The UK has just 39 days to vaccinate 14 million people in a "race against time" as a top NHS doctor warns a "huge acceleration" is needed and the Army has been called in.

In a Downing Street briefing broadcast live on Thursday evening, the Prime Minister gave an update on the UK's coronavirus vaccination programme.

Nearly 1.5 million people have now been vaccinated against coronavirus in the UK, Boris Johnson said, including 1.26 million in England.

Simon Stevens, the NHS England chief executive joining Mr Johnson for the briefing, said the number of Covid-19 patients in hospital is growing "very, very rapidly" with an increase of 10,000 since Christmas Day.

NHS England chief executive Simon Stevens
NHS England chief executive Simon Stevens says the 39-day goal is "challenging"

"The pressures are real and they are growing," he warned.

"There's nobody more motivated to deliver a vaccination programme speedily than the staff of the health service because they are living, day by day, the tragic consequences for patients and families and colleagues of not having coronavirus under control."

This week Mr Johnson said the almost 15 million people who make up the four top priority groups in the UK will be vaccinated by February 15 – if the NHS is able to hit its targets.

More than 1.3 million Brits have received the coronavirus vaccine so far

This includes all care home residents and workers, everyone over 70 and people deemed "extremely clinically vulnerable" to Covid-19.

Mr Stevens said it was a "very challenging but hugely important goal" which, if successful, could prevent the "vast majority" of Covid-related deaths.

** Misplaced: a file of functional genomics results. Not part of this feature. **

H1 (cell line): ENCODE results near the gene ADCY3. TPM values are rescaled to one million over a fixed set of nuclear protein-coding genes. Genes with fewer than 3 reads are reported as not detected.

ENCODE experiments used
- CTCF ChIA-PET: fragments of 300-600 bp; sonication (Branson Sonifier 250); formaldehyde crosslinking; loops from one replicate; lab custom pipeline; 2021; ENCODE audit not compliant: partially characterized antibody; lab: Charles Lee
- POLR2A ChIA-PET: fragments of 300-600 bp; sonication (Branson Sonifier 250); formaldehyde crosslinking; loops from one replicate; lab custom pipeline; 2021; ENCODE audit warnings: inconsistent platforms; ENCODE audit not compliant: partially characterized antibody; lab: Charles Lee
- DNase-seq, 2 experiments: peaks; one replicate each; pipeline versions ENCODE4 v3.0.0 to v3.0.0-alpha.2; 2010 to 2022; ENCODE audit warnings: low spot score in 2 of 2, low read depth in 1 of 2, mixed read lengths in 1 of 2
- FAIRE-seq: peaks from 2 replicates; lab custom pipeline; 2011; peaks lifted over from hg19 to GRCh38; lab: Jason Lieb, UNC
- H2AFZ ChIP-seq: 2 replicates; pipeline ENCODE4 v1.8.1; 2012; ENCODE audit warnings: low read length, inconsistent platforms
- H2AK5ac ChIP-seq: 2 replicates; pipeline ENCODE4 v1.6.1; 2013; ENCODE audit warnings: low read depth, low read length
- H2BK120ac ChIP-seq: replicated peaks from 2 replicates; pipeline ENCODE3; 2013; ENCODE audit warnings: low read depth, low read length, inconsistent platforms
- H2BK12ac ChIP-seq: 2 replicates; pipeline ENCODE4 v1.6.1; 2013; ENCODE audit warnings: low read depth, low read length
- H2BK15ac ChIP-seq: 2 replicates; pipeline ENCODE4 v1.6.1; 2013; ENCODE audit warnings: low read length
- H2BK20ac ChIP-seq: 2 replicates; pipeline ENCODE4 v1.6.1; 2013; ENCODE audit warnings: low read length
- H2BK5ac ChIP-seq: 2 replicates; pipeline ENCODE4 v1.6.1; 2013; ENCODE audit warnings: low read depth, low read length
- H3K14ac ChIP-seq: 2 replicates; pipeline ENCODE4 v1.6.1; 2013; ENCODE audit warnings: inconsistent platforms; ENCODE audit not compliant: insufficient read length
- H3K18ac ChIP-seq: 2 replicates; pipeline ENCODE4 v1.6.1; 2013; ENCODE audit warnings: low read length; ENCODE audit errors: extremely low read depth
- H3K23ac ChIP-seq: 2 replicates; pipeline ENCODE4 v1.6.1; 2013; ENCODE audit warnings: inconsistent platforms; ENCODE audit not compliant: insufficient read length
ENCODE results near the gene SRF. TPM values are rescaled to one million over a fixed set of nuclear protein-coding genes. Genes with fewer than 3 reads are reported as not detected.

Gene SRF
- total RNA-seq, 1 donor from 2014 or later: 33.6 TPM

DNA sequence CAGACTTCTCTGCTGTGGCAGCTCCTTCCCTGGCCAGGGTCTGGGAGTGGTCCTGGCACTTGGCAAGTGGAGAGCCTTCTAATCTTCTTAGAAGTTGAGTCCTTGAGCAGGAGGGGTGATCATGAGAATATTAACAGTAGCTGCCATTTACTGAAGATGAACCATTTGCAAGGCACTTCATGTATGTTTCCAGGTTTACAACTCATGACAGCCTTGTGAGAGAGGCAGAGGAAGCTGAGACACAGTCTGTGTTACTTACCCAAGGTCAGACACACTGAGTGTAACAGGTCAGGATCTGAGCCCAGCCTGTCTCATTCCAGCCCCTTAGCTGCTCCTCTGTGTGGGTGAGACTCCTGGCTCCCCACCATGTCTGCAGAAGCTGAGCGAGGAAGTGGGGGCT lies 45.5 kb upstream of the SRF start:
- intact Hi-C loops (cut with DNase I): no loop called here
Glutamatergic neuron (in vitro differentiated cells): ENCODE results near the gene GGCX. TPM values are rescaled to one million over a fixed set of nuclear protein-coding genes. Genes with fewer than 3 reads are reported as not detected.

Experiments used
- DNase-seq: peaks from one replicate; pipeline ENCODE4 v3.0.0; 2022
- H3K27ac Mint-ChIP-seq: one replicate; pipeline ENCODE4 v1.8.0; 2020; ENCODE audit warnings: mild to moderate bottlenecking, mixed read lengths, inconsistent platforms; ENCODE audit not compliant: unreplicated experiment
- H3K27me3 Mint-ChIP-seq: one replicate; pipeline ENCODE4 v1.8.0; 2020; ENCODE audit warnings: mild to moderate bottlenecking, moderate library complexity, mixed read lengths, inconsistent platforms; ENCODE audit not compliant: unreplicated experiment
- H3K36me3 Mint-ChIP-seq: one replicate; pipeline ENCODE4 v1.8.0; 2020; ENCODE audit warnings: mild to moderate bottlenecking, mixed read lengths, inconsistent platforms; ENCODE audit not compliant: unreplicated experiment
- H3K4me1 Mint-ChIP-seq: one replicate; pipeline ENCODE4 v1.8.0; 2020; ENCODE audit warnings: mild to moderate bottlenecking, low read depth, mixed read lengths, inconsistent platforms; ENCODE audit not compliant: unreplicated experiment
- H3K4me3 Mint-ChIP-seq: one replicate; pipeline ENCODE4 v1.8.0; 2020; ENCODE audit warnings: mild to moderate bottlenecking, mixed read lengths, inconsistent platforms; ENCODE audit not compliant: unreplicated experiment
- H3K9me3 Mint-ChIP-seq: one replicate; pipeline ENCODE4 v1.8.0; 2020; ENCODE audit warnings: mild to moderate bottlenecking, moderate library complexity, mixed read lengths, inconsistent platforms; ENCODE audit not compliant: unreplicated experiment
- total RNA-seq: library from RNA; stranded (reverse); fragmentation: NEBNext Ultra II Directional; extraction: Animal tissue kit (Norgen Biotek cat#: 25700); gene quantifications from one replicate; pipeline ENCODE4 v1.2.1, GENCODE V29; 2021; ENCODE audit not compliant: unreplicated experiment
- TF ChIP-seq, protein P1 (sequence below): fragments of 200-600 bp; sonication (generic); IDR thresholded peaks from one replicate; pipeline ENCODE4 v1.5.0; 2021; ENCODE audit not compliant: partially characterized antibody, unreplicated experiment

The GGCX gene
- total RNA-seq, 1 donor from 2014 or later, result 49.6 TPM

"We've made a strong start to our vaccination programme, but there's no complacency because frankly we need a huge acceleration if we are, over the next five weeks, going to vaccinate more people than we typically vaccinate over five months during a winter flu programme," he said.

A total of 1,162 people died of Covid-19 in the UK on Wednesday

The plan over the coming 39 days revolves around three essential components: expanding the UK's supply of vaccines, "more places doing the jabbing" and expanding the number of people and partnerships helping the NHS to get the job done.

Mr Johnson said the Government was "throwing everything at it around the clock" and is working with the Army to ensure the vaccines are delivered efficiently around the country.

"We are in a race against time," he said.

Boris Johnson addressed the nation from Downing Street on Thursday evening
Boris Johnson said the nation is in a "race against time" to get people vaccinated

He also promised no Brit will need to travel more than 10 miles to reach a vaccination site, and said every elderly care home resident will be offered a vaccine by the end of January.

The briefing was held as the Government released its daily death toll which was 1,162 — over 100 more than the previous day, which itself set a grim new record.

Almost 1.5 million Brits have received a vaccine so far, with GPs currently rolling out the Oxford-AstraZeneca jab in addition to the Pfizer-Moderna.

British hospitals are now seeing 50 percent more coronavirus inpatients than at the peak of the first wave back in April.

The Oxford-AstraZeneca vaccine, which can be stored at room temperature, is now being rolled out in care homes

There are currently enough vaccines in the UK for all 15 million people to receive a jab, but they are not all yet in a state for the NHS to administer it due to safety check requirements.

Seven "giant" mass vaccination centres are expected to open in the coming week.

The Oxford-AstraZeneca vaccine, which can be stored at room temperature, is now being rolled out in care homes.